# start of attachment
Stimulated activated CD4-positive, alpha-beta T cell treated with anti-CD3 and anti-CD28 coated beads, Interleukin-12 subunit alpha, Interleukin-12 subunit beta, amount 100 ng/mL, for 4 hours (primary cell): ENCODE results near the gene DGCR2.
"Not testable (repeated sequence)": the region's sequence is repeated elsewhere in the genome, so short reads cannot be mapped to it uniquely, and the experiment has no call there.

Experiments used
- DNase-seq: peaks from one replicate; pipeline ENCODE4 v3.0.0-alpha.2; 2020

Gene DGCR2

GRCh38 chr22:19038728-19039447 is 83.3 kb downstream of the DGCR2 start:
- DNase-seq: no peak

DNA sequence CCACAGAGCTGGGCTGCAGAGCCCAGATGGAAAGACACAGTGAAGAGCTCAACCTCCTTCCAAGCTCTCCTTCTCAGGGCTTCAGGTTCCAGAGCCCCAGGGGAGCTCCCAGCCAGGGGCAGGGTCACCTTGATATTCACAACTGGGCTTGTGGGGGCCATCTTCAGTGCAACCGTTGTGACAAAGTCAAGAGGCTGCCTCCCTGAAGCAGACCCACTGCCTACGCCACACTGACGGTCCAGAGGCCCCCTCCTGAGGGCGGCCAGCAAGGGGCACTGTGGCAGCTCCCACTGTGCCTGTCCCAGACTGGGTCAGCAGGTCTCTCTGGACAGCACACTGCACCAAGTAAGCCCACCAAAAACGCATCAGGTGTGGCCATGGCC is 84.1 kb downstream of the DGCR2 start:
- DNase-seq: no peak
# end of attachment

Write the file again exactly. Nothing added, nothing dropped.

Stimulated activated CD4-positive, alpha-beta T cell treated with anti-CD3 and anti-CD28 coated beads, Interleukin-12 subunit alpha, Interleukin-12 subunit beta, amount 100 ng/mL, for 4 hours (primary cell): ENCODE results near the gene DGCR2.
"Not testable (repeated sequence)": the region's sequence is repeated elsewhere in the genome, so short reads cannot be mapped to it uniquely, and the experiment has no call there.

Experiments used
- DNase-seq: peaks from one replicate; pipeline ENCODE4 v3.0.0-alpha.2; 2020

Gene DGCR2

GRCh38 chr22:19038728-19039447 is 83.3 kb downstream of the DGCR2 start:
- DNase-seq: no peak

DNA sequence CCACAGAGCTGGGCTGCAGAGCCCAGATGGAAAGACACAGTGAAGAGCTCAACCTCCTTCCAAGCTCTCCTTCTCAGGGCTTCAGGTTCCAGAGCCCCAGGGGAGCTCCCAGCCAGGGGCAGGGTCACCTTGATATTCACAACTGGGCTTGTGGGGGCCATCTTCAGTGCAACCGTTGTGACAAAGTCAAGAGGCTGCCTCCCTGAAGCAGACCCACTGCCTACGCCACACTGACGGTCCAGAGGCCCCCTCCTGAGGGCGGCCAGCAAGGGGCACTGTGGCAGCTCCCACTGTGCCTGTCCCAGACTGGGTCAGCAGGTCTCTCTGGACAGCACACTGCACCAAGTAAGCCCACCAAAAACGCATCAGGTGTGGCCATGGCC is 84.1 kb downstream of the DGCR2 start:
- DNase-seq: no peak